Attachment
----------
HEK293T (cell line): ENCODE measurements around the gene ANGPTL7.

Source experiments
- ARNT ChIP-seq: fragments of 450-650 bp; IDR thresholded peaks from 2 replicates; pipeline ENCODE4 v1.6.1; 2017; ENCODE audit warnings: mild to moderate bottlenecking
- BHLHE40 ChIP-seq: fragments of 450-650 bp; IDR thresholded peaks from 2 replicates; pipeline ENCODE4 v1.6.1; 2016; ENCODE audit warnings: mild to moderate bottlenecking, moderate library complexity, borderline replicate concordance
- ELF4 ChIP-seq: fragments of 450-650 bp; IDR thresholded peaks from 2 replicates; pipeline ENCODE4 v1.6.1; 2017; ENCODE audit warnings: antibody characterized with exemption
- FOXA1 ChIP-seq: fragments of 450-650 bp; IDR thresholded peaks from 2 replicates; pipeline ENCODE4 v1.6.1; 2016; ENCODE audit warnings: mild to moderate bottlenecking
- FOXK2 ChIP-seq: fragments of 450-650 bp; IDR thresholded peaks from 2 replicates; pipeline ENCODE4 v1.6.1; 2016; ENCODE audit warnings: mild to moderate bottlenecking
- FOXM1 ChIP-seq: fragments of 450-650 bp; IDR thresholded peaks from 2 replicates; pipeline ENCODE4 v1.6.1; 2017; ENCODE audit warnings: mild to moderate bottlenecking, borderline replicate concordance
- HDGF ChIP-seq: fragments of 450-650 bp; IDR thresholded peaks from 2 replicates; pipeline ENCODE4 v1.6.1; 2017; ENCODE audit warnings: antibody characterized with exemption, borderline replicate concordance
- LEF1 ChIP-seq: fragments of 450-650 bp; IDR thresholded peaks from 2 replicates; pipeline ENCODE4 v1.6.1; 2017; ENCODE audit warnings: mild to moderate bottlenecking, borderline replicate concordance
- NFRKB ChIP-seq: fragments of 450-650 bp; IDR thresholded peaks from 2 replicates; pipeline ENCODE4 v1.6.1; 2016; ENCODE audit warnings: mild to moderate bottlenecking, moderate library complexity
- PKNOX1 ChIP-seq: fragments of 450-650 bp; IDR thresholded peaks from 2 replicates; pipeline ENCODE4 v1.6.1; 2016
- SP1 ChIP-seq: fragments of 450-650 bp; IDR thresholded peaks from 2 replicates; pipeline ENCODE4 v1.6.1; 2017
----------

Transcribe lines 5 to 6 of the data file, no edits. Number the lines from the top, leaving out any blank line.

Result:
- ELF4 ChIP-seq: fragments of 450-650 bp; IDR thresholded peaks from 2 replicates; pipeline ENCODE4 v1.6.1; 2017; ENCODE audit warnings: antibody characterized with exemption
- FOXA1 ChIP-seq: fragments of 450-650 bp; IDR thresholded peaks from 2 replicates; pipeline ENCODE4 v1.6.1; 2016; ENCODE audit warnings: mild to moderate bottlenecking